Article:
NEA recently released the official data of renewable energy development in 2020. Statistics have shown that:
- Clean Power: As of the end of 2020, installed clean power capacity (including hydropower) has reached 934 GW, up around 17.5% YoY. This figure consisted of 370 GW (including 31.49 GW of pumped storage) hydropower units, 281GW wind turbines, 253GW of solar PV capacity, and 29.52GW biomass power.
- Wind Capacity: Incremental wind capacity in 2020 was 71.67GW (including 68.61GW onshore and 3.06GW offshore). By the end of 2020, the cumulative installed wind capacity has reached 281GW (including 271GW onshore and 9GW offshore).
- Wind Utilization & Curtailment: In 2020, the average utilization hours of wind power across the country were 2097 hours; curtailed wind power generation was about 16.6 TWh, meaning an average utilization rate of 97% (+1%).
Hydrogen Storage & Fuel Cells
Last week, the provincial government of Zhejiang released its 14th Five-Year Plan (FYP) on a press conference. Local officials suggested that by 2025, the proportion of non-fossil energy in Zhejiang Province will increase from 20% to 24%.
According to the 14th FYP, the province would:
- Accelerate the application of hydrogen energy.
- Explore the development of fuel cell generation equipment.
- Promote the application of fuel cell cogeneration systems on the user side.
- Promote the application of hydrogen fuel cell vehicles (FCEVs) in urban public transport, port logistics and other fields.
- Promote more than 1,000 FCEVs by 2025.
Suzhou city of Jiangsu launched China’s first municipal-level hydrogen white paper. The policy sets clear the following targets:
- By 2025, the city would promote 3000 FCEVs, build 20 hydrogen refuelling stations, cultivate five enterprises; and the annual output value of the entire fuel cell industry chain would exceed ¥30 bn.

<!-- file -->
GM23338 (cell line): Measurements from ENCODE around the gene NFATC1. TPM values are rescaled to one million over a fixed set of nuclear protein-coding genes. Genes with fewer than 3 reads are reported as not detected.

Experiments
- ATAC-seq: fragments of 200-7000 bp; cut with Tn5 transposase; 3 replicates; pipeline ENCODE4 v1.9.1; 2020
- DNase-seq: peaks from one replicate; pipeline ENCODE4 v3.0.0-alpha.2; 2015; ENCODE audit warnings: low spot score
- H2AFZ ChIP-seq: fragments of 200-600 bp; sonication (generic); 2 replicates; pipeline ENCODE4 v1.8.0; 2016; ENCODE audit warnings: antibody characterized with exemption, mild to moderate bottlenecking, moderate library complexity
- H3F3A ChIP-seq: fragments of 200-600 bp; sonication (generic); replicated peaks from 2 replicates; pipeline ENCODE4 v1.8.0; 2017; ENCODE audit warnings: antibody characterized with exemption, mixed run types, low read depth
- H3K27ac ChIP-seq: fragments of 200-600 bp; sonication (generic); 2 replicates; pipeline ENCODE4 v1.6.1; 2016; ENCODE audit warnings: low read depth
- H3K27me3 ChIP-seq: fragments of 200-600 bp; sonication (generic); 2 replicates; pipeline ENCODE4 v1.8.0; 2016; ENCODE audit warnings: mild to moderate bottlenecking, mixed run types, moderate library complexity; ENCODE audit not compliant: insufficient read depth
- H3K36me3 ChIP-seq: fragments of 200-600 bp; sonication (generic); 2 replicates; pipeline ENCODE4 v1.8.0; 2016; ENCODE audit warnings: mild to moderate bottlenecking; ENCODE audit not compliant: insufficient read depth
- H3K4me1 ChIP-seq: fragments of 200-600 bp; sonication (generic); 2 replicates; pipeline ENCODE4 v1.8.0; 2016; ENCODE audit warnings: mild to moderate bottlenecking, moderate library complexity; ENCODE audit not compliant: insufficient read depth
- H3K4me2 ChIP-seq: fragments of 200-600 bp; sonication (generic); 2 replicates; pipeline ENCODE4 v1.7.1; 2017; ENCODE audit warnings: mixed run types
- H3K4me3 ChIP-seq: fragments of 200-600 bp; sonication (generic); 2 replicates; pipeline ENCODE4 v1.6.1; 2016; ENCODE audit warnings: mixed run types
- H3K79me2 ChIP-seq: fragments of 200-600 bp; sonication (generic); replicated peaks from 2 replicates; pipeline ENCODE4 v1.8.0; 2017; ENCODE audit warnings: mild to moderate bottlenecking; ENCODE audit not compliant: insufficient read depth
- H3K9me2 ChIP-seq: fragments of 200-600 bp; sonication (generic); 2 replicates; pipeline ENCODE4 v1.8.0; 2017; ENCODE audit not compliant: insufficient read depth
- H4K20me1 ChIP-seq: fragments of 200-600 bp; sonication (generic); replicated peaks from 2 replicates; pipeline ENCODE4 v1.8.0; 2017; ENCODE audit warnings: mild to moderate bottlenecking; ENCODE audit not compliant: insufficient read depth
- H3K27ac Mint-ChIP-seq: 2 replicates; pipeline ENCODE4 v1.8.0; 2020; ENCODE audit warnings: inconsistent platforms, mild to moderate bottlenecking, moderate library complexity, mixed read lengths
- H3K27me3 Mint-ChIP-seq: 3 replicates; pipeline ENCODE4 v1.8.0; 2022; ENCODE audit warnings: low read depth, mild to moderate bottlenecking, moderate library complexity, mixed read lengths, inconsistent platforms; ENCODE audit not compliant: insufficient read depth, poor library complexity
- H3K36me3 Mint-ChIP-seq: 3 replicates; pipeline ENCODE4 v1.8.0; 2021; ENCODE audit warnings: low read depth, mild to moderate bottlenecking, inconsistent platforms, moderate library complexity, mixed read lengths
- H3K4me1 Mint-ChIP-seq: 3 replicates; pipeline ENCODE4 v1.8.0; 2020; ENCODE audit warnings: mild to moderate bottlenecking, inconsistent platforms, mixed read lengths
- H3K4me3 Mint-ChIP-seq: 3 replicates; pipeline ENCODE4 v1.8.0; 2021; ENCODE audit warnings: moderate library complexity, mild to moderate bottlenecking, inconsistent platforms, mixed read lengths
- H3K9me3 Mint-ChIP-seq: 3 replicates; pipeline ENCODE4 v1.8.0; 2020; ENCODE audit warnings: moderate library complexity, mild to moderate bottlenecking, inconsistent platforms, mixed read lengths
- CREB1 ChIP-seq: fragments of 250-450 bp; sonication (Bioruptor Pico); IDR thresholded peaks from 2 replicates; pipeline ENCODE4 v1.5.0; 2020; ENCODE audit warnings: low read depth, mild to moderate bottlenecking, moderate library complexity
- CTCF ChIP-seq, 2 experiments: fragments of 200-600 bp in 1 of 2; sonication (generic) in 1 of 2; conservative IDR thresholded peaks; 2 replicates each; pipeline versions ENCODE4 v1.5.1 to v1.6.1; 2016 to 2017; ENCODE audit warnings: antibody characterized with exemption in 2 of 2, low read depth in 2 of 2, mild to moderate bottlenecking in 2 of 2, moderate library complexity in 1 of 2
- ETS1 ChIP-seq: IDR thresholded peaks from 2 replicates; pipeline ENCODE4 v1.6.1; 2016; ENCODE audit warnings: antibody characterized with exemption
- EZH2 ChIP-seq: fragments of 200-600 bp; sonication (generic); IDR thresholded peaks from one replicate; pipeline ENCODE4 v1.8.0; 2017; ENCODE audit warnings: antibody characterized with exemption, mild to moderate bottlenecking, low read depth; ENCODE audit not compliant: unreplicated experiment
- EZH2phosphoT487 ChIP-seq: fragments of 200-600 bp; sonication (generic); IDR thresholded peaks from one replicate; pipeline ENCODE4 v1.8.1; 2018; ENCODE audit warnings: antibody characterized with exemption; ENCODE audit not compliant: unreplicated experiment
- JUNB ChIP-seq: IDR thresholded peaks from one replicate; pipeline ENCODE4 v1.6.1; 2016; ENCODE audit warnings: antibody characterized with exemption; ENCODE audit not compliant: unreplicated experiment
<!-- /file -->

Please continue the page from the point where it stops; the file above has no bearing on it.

- By 2035, the city would build 70 hydrogen refuelling stations, cultivate ten enterprises with international competitiveness; and the annual output value of the entire fuel cell industry chain would exceed ¥100 bn.
Besides, the province planned to create core industrial zones around Zhangjiagang and Changshu, with Suzhou as a highland for hydrogen and fuel cell industries with global influence.
China’s Ministry of Science and Technology (MOST) recently released the sci-tech innovation guidelines for the 14th FYP period (feedback invitation draft).
The guidelines suggested that in 2021 the country will focus on hydrogen energy technology development relating to:
- Hydrogen energy green production and large-scale transformation system.
- Hydrogen energy storage and speedy transportation and distribution system
- High-efficiency hydrogen gas quality-enhancing technology
- Gas production materials and processing R&Ds for solar/wind power-to-gas projects
- Key materials R&Ds for low-cost PEM electrolysis equipment
- Methanol production by adding electrolysis hydrogen to CO2
EV & Battery
China’s power battery giant, Contemporary Amperex Technology (CATL), last week announced to inject more capital into its subsidiary Fujian Yongfu Electric Technology Development. Together with its shareholder Fujian Yongfu Power Engineering, CATL intends to engage in new businesses in the field of photovoltaic and other new energy storage.
Tesla’s ¥42 million, (6.4 million USD) Shanghai Supercharger production plant has gone online, the company announced.
Tesla planned to invest ¥42 million, (6.4 million USD) into the new factory. The company wrote:“In the whole year of 2020, Tesla has built more than 410 Tesla Supercharging stations in mainland China, including more than 180 Tesla V3 Supercharging stations. In the future, with the production of Supercharging piles in China, it will not only accelerate the popularization of V3 Supercharging piles in China but also contribute to the development of new infrastructure of charging piles in China.”
Energy Iceberg Note: initial production capacity of the facility is 10,000 charger per year.